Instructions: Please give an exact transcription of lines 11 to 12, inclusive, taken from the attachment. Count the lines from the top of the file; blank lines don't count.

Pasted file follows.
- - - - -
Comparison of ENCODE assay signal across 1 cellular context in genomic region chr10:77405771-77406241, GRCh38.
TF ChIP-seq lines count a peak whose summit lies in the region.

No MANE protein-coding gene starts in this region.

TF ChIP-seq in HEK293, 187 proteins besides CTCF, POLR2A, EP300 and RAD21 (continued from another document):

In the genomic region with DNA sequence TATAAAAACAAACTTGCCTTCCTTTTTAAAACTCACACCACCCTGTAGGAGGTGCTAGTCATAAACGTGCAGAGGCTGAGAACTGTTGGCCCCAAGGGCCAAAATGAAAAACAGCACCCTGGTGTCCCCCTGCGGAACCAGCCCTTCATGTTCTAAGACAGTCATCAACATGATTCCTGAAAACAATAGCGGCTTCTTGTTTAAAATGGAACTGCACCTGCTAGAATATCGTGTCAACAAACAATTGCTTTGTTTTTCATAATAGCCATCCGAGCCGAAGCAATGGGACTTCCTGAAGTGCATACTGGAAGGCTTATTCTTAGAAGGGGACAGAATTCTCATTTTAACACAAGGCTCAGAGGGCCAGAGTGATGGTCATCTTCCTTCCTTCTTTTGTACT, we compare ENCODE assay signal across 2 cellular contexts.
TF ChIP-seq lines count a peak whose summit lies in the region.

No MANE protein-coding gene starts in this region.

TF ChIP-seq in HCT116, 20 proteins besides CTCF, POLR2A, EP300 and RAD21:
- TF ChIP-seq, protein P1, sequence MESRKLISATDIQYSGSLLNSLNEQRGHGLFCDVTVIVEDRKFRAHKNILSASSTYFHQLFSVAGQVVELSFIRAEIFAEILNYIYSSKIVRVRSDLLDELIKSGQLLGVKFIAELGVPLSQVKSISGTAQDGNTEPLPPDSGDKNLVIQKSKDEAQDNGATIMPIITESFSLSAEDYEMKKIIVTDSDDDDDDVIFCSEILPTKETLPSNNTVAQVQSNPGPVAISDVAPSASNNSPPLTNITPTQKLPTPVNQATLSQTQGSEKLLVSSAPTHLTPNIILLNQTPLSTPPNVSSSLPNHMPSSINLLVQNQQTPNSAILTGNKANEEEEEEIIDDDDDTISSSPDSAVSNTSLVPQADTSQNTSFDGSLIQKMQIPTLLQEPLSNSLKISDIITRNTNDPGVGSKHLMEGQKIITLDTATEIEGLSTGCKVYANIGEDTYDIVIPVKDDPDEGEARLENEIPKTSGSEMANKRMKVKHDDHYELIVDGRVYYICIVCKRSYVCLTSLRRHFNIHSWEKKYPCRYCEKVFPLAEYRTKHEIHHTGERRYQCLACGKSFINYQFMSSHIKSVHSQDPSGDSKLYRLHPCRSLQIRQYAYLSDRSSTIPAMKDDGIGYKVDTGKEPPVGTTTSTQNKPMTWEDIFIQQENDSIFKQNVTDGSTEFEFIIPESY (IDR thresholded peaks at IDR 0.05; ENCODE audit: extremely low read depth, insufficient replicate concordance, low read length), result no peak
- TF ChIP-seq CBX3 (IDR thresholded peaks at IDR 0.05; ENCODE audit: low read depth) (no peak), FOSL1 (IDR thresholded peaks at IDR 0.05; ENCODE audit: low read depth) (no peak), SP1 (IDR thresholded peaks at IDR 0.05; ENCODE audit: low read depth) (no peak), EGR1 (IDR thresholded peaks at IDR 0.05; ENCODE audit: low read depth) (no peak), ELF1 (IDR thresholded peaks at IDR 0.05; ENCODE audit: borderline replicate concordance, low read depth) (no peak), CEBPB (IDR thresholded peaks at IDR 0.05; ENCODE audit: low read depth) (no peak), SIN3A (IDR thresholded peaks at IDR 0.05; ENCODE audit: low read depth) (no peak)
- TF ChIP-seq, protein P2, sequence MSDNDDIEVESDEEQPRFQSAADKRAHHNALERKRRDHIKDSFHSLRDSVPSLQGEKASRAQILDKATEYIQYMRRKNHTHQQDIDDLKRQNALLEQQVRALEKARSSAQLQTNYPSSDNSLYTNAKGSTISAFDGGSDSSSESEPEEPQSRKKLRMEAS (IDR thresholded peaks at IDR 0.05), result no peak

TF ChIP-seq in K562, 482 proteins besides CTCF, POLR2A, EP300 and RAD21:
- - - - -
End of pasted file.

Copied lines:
- TF ChIP-seq, protein P2, sequence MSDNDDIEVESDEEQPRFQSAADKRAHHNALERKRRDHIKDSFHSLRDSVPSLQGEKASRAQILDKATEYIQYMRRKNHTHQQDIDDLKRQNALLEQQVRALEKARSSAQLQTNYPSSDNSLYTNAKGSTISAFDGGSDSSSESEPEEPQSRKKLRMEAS (IDR thresholded peaks at IDR 0.05), result no peak

TF ChIP-seq in K562, 482 proteins besides CTCF, POLR2A, EP300 and RAD21: